We get a lot of questions about how we manage different aspects of full-time travel. To answer them, we’ve put together a special Resources page on the website that will hopefully help people find out if they can Abandon their Cubicles, how to do it, where to get the things they need to do it successfully, and just some general information on traveling. We’re not claiming to be any authority on the topic, we’re just hoping to help! here’s what the new page covers:
Is It Feasible. The ‘should you?’ the ‘could you?’ and the ‘how to do’ of abandoning your cubicle. Whether you are thinking of a leave of absence to travel for a few weeks or months, or a full out Jerry Maguire storm out,t hen this will help you assess if now is the best time, and some of the things to consider before you flick off your boss.
Insurance. Lots of people need this to travel. Although we don’t personally have any travel insurance (yet) we’ve checked out some of the options and we have a few links posted that could maybe provide you with what you are looking for. Coverage for a short-term trip shouldn’t run you more than $250, so be wary of people who charge by the month or who promise you year-long coverage for less.
Visas. These little stamps can cost you big bucks, and be a royal pain. But thankfully there are some easy ways to tackle visas like nifty visa services. For some countries (Russia) you’ll have to use a service if you want it done right, fast and without hassle. For others you’re better off doing it alone. We give you some tips on the resources page, as well as at the bottom of every destination page.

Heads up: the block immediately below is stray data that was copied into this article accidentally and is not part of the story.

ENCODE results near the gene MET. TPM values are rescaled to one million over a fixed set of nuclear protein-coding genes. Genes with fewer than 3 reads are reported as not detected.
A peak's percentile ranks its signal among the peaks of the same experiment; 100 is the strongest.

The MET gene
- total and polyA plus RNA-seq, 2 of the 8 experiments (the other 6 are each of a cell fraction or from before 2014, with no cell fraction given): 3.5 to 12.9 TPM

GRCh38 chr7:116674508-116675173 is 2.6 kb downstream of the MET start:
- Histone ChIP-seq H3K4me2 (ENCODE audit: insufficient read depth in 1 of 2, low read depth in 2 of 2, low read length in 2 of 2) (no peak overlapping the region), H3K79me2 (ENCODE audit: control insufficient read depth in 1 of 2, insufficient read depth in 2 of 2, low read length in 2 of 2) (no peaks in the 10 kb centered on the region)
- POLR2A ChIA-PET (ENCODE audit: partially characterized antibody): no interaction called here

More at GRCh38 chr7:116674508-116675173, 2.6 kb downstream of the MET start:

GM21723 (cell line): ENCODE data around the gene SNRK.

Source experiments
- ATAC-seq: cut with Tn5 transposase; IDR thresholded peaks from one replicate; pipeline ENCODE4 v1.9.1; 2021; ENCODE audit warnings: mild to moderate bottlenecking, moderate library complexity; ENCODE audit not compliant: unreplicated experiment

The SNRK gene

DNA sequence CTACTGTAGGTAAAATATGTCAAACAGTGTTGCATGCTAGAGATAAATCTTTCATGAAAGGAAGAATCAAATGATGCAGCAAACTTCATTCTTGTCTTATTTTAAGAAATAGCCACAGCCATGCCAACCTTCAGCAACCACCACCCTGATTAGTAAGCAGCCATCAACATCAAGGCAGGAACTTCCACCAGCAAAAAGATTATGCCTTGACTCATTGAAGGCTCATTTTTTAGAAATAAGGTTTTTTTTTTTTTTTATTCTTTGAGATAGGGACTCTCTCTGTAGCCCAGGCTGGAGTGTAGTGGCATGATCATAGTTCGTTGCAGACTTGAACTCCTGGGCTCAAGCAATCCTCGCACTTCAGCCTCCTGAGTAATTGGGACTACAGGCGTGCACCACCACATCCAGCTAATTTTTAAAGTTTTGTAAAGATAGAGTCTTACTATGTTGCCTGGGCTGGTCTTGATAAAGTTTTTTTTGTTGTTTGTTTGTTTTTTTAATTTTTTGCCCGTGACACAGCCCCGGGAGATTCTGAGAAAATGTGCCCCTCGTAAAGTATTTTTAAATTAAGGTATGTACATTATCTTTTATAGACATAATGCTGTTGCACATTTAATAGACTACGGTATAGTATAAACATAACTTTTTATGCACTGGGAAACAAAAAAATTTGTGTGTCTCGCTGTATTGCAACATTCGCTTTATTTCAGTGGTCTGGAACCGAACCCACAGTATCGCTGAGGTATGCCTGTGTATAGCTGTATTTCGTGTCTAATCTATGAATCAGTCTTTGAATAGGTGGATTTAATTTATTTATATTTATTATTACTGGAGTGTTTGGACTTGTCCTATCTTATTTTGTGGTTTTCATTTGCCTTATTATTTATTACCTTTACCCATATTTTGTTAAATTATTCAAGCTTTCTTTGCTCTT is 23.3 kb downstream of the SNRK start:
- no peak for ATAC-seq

Guides. Seasoned travelers always have their favorite guide books, and hardly ever deviate from those. We use a mix of our favorite guide book (which we won’t give a free promo here) and online sites like travel blogs for the area, or wikitravel. We have more info to be found about guides on the resources page!
Languages. The number one thing people ask us about is how we get around without speaking native languages. The answer is that we try really, really hard to learn. We do that with language guide books, i-touch programs, online sites and a lot more. Its important to us to try to talk to people in their native tongue, and we use a lot of different resources to try to achieve that aim.
Equipment. People get really excited about the equipment we use. We’ll meet someone on a camping trail and spend the first fifteen minutes talking supplies before we even get around to introductions. A good tent can make or break the whole trip, and everyone who travels full time has very strong, very serious views about cook stoves.
Expat and Teaching. Many people go overseas for a change of pace to look for an expat-style job or to teach English while they enjoy the local culture. We have some resources for you to do both, including how you can get your teaching certificate (which we did last year, just in case!).
Social Media & Staying Connected. We also listed some nifty travel websites, travel tools online, and ways to stay connected with your loved ones while on the road.
So, to see all that info and more, check out the new Resources page!
This tips are super helpful; getting a Visa can really be a painful process but I found one company that’s really helpful in making it as easy as possible – to expedite your Visa Application, try obtaining it through Global Basecamps; they’ve partnered with CIBT to make getting a Visa as quick and painless as possible. (http://www.globalbasecamps.com/travel-101/passports-and-visas)